Wednesday, August 19, 2009

Study Finds That Online Education Beats the Classroom

New York Times / August 19, 2009, 1:08 pm /
Updated: 1:29 pm / Steve Lohr

Evaluation of Evidence-Based Practices in Online Learning:
A Meta-Analysis and Review of Online Learning Studies

A recent 93-page report on online education, conducted by SRI International for the Department of Education, has a starchy academic title, but a most intriguing conclusion:

“On average, students in online learning conditions performed better than those receiving face-to-face instruction.”

The report examined the comparative research on online versus traditional classroom teaching from 1996 to 2008. Some of it was in K-12 settings, but most of the comparative studies were done in colleges and adult continuing-education programs of various kinds, from medical training to the military.

Over the 12-year span, the report found 99 studies in which there were quantitative comparisons of online and classroom performance for the same courses. The analysis for the Department of Education found that, on average, students doing some or all of the course online would rank in the 59th percentile in tested performance, compared with the average classroom student scoring in the 50th percentile.

That is a modest but statistically meaningful difference.

“The study’s major significance lies in demonstrating that online learning today is not just better than nothing — it actually tends to be better than conventional instruction,” said Barbara Means, the study’s lead author and an educational psychologist at SRI International.

This hardly means that we’ll be saying good-bye to classrooms. But the report does suggest that online education could be set to expand sharply over the next few years, as evidence mounts of its value.

Until fairly recently, online education amounted to little more than electronic versions of the old-line correspondence courses. That has really changed with arrival of Web-based video, instant messaging and collaboration tools. The real promise of online education, experts say, is providing learning experiences that are more tailored to individual students than is possible in classrooms. That enables more “learning by doing,” which many students find more engaging and useful.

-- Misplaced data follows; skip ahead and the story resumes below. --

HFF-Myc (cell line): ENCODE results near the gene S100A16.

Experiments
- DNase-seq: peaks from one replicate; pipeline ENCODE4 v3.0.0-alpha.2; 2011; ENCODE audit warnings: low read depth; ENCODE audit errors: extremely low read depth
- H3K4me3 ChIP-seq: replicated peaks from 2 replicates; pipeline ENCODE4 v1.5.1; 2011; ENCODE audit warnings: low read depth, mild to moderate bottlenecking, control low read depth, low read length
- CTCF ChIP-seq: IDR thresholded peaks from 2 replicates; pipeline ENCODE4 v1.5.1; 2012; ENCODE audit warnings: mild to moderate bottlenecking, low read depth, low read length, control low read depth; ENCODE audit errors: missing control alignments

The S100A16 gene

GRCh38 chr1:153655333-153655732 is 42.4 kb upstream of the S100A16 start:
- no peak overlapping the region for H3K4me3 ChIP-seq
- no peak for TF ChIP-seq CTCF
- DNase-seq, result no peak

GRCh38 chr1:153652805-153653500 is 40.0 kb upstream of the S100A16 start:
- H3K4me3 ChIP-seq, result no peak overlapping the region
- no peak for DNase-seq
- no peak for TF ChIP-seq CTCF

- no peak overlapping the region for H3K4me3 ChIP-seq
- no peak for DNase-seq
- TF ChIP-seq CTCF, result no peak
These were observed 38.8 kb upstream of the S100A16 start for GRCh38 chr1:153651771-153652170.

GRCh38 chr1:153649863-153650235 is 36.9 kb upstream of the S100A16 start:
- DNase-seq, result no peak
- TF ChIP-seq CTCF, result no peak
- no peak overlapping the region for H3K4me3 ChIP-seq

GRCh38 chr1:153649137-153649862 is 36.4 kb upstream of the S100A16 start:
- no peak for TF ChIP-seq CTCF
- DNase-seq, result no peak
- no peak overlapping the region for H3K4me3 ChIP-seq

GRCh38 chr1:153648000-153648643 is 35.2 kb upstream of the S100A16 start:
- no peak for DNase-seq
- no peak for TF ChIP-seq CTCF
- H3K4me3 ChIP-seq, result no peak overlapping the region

“We are at an inflection point in online education,” said Philip R. Regier, the dean
of Arizona State University’s Online and Extended Campus program. Mr. Regier sees things evolving fairly rapidly, accelerated by the increasing use of social networking technology. More and more, students will help and teach each other, he said. [snip]

“The technology will be used to create learning communities among students in new ways,” Mr. Regier said. “People are correct when they say online education will take things out the classroom. But they are wrong, I think, when they assume it will make learning an independent, personal activity. Learning has to occur in a community.”



Full Text Available At


News Coverage

Meta-Analysis: Is Blended Learning Most Effective?



Maitri said...

Wonder if it has a lot to do with personal motivation when online.

Anonymous said...

Well, the title of this entry is a bit misleading. If you read the study, the findings weren't exactly that "online ed beat the classroom." A more precisely-stated finding from the study was that blended learning (traditional classroom learning blended with modern, electronic tools often used in distance environments) showed better results than straight face-to-face teaching.

This isn't surprising, as good educators have always found ways to exploit all the tools available to them in their quest to get the most out of their students, and to help their students get the most out of their class.

Referencegirl said...

I did my masters mostly online. I enjoyed the ability to be able to do my school work at what ever time was best for me. I loved the fact that I was not wasting time on a commute or having to adjust my work schedule to fit in class time. I also think that it gave more of chance to be heard to shy folks and forced slackers to participate since active participation in message boards was required.

JuliaGSilveira said...

A mim, os resultados desse estudo não causam tanta surpresa. Alunos online, na maioria das vezes, recebem um tratamento mais "personalizado", em relação aos que frequentam salas coletivas, durante atividades de ensino realizadas na modalidade denominada face-a-face ou presencial. Certamente, se os alunos participantes de cursos online se dedicam mais aos estudos que lhe são propostos, em ambientes mais favoráveis em termos de possibilidades de concentração e dedicação exclusiva àquelas atividades, sem perturbações de várias ordens que ocorrem, a cada momento ou eventualmente, em salas de aula presenciais,a tendência é que esses alunos tenham melhor performance que os outros frequentadores de salas de aula tradicionais...Outra variável que pode estar interferindo nessa questão talvez esteja relacionada ao planejamento real e cuidadoso que geralmente ocorre em modalidades de ensino à distância. O mesmo procedimento não podemos garantir, ou testemunhar em relação ao ensino ocorrido em ambientes tradicionais. Será que na instituição, onde a pesquisa foi realizada, há planejamento efetivo ou impera a improvisação das aulas que são dadas rotineiramente em seus ambientes tradicionais de ensino?

Chris Simpson said...

Yeah, I think that if you really want to understand what the study is getting at you should read the whole thing. It's title is kind of misleading and the conclusion you find that it draws is a bit sensationalist. All in all though, a very good read. Thanks, I wouldn't have found it without you!